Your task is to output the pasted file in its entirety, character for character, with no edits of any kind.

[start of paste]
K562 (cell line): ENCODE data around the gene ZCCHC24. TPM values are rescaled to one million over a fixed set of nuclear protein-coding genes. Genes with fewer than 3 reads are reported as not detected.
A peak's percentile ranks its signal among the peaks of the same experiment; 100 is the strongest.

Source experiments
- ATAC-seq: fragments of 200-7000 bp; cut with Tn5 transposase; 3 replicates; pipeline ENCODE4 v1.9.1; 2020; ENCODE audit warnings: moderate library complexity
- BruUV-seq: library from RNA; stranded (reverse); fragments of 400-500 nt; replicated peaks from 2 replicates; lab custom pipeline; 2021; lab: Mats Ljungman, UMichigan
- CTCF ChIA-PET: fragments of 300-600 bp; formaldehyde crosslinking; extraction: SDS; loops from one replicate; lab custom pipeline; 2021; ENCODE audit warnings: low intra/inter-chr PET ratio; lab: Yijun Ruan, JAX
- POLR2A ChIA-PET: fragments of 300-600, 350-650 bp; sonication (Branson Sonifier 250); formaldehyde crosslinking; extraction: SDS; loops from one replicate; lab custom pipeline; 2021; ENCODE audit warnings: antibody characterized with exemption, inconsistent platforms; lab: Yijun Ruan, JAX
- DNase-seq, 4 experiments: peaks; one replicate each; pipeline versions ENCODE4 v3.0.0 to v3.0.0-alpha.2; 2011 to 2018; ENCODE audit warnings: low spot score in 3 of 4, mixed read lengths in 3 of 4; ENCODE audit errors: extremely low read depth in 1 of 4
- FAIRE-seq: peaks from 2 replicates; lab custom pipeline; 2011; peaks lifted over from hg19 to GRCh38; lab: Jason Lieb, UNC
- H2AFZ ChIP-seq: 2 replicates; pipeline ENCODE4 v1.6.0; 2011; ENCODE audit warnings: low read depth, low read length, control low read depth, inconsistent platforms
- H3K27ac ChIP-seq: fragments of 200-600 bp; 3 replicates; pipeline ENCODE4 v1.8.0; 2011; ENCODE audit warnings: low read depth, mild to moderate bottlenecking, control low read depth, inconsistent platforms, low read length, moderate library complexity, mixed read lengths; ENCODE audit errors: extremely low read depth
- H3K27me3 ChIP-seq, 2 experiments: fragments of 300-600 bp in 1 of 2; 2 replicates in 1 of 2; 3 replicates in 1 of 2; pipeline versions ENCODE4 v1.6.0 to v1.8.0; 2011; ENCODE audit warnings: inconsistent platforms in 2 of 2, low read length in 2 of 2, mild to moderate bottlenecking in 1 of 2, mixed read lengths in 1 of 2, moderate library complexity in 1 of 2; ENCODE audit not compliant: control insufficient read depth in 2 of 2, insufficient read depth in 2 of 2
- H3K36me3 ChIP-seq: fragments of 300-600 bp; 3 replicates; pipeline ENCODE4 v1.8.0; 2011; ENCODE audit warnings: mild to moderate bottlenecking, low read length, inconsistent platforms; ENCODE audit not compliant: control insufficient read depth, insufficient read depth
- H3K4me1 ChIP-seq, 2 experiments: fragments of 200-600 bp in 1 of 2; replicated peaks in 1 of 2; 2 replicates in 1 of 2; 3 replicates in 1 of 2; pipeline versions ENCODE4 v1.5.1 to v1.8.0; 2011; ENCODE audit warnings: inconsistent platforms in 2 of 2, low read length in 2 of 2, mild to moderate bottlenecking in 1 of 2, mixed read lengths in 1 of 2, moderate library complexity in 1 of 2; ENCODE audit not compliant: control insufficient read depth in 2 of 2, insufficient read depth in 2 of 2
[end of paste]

K562 (cell line): ENCODE data around the gene ZCCHC24. TPM values are rescaled to one million over a fixed set of nuclear protein-coding genes. Genes with fewer than 3 reads are reported as not detected.
A peak's percentile ranks its signal among the peaks of the same experiment; 100 is the strongest.

Source experiments
- ATAC-seq: fragments of 200-7000 bp; cut with Tn5 transposase; 3 replicates; pipeline ENCODE4 v1.9.1; 2020; ENCODE audit warnings: moderate library complexity
- BruUV-seq: library from RNA; stranded (reverse); fragments of 400-500 nt; replicated peaks from 2 replicates; lab custom pipeline; 2021; lab: Mats Ljungman, UMichigan
- CTCF ChIA-PET: fragments of 300-600 bp; formaldehyde crosslinking; extraction: SDS; loops from one replicate; lab custom pipeline; 2021; ENCODE audit warnings: low intra/inter-chr PET ratio; lab: Yijun Ruan, JAX
- POLR2A ChIA-PET: fragments of 300-600, 350-650 bp; sonication (Branson Sonifier 250); formaldehyde crosslinking; extraction: SDS; loops from one replicate; lab custom pipeline; 2021; ENCODE audit warnings: antibody characterized with exemption, inconsistent platforms; lab: Yijun Ruan, JAX
- DNase-seq, 4 experiments: peaks; one replicate each; pipeline versions ENCODE4 v3.0.0 to v3.0.0-alpha.2; 2011 to 2018; ENCODE audit warnings: low spot score in 3 of 4, mixed read lengths in 3 of 4; ENCODE audit errors: extremely low read depth in 1 of 4
- FAIRE-seq: peaks from 2 replicates; lab custom pipeline; 2011; peaks lifted over from hg19 to GRCh38; lab: Jason Lieb, UNC
- H2AFZ ChIP-seq: 2 replicates; pipeline ENCODE4 v1.6.0; 2011; ENCODE audit warnings: low read depth, low read length, control low read depth, inconsistent platforms
- H3K27ac ChIP-seq: fragments of 200-600 bp; 3 replicates; pipeline ENCODE4 v1.8.0; 2011; ENCODE audit warnings: low read depth, mild to moderate bottlenecking, control low read depth, inconsistent platforms, low read length, moderate library complexity, mixed read lengths; ENCODE audit errors: extremely low read depth
- H3K27me3 ChIP-seq, 2 experiments: fragments of 300-600 bp in 1 of 2; 2 replicates in 1 of 2; 3 replicates in 1 of 2; pipeline versions ENCODE4 v1.6.0 to v1.8.0; 2011; ENCODE audit warnings: inconsistent platforms in 2 of 2, low read length in 2 of 2, mild to moderate bottlenecking in 1 of 2, mixed read lengths in 1 of 2, moderate library complexity in 1 of 2; ENCODE audit not compliant: control insufficient read depth in 2 of 2, insufficient read depth in 2 of 2
- H3K36me3 ChIP-seq: fragments of 300-600 bp; 3 replicates; pipeline ENCODE4 v1.8.0; 2011; ENCODE audit warnings: mild to moderate bottlenecking, low read length, inconsistent platforms; ENCODE audit not compliant: control insufficient read depth, insufficient read depth
- H3K4me1 ChIP-seq, 2 experiments: fragments of 200-600 bp in 1 of 2; replicated peaks in 1 of 2; 2 replicates in 1 of 2; 3 replicates in 1 of 2; pipeline versions ENCODE4 v1.5.1 to v1.8.0; 2011; ENCODE audit warnings: inconsistent platforms in 2 of 2, low read length in 2 of 2, mild to moderate bottlenecking in 1 of 2, mixed read lengths in 1 of 2, moderate library complexity in 1 of 2; ENCODE audit not compliant: control insufficient read depth in 2 of 2, insufficient read depth in 2 of 2